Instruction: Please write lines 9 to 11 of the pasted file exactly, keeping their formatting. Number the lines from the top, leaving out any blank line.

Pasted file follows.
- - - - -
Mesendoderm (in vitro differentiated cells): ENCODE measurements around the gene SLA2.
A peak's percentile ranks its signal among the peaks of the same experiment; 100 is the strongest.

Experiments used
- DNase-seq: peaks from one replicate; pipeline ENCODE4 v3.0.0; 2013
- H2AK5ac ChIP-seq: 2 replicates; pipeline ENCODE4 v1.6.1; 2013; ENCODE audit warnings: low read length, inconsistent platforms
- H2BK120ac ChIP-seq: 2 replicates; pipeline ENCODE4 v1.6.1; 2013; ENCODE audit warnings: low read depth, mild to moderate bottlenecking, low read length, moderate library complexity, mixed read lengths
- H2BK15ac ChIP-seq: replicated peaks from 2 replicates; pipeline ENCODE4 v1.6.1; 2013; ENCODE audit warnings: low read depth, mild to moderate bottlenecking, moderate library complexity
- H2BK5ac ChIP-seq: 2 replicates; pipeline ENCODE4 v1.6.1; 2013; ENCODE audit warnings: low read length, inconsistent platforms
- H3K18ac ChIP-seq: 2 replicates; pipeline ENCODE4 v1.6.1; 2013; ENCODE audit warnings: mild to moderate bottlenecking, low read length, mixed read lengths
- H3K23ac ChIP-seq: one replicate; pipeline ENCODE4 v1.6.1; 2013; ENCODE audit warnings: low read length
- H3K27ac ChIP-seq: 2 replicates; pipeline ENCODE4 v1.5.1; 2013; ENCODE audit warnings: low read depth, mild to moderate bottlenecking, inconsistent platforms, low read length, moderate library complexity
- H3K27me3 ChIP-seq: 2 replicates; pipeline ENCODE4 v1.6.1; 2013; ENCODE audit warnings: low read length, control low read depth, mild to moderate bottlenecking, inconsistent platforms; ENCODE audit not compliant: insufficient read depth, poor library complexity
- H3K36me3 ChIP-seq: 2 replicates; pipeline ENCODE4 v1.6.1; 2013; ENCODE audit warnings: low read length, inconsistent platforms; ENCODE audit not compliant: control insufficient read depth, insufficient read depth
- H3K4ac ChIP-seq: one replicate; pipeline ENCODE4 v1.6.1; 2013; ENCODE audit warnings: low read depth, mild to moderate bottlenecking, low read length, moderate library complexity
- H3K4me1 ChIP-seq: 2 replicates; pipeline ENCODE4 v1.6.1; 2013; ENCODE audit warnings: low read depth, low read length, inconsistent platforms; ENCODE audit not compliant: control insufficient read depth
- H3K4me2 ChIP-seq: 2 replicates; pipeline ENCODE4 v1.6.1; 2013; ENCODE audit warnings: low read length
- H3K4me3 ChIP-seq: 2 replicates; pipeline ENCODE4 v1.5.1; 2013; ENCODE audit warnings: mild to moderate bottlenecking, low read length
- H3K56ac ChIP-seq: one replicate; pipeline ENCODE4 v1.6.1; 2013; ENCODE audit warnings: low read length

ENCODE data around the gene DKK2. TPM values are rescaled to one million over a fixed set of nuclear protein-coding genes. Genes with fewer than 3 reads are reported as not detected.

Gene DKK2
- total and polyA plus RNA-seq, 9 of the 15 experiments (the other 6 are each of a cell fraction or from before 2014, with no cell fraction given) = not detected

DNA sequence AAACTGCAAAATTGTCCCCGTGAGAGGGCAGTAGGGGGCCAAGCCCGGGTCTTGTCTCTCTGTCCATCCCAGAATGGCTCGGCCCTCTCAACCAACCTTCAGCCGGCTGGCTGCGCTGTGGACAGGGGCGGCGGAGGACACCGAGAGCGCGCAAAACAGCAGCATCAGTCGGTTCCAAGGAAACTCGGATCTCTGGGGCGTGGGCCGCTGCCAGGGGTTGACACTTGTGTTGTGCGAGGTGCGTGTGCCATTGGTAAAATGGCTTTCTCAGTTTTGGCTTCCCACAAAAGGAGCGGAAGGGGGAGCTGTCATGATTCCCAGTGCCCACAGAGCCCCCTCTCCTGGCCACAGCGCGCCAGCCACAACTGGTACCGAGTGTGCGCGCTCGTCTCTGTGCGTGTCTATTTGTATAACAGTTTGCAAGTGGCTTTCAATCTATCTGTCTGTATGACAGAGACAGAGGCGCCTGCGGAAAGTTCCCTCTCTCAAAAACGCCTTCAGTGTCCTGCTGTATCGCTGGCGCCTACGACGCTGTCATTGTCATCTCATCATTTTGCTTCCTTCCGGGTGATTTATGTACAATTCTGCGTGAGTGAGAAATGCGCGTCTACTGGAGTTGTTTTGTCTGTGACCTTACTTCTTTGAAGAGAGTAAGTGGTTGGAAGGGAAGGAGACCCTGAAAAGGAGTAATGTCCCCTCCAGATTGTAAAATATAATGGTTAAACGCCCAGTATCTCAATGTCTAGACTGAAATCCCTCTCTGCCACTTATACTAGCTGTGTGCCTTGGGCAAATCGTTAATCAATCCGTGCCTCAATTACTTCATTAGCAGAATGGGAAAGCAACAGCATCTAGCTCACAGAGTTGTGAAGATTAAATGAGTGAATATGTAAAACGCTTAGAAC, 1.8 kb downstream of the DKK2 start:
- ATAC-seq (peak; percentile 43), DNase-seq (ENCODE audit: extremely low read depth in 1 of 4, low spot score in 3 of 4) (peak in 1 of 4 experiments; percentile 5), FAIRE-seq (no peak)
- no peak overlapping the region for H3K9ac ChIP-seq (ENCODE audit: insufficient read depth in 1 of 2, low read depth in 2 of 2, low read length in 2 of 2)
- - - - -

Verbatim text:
- H3K18ac ChIP-seq: 2 replicates; pipeline ENCODE4 v1.6.1; 2013; ENCODE audit warnings: mild to moderate bottlenecking, low read length, mixed read lengths
- H3K23ac ChIP-seq: one replicate; pipeline ENCODE4 v1.6.1; 2013; ENCODE audit warnings: low read length
- H3K27ac ChIP-seq: 2 replicates; pipeline ENCODE4 v1.5.1; 2013; ENCODE audit warnings: low read depth, mild to moderate bottlenecking, inconsistent platforms, low read length, moderate library complexity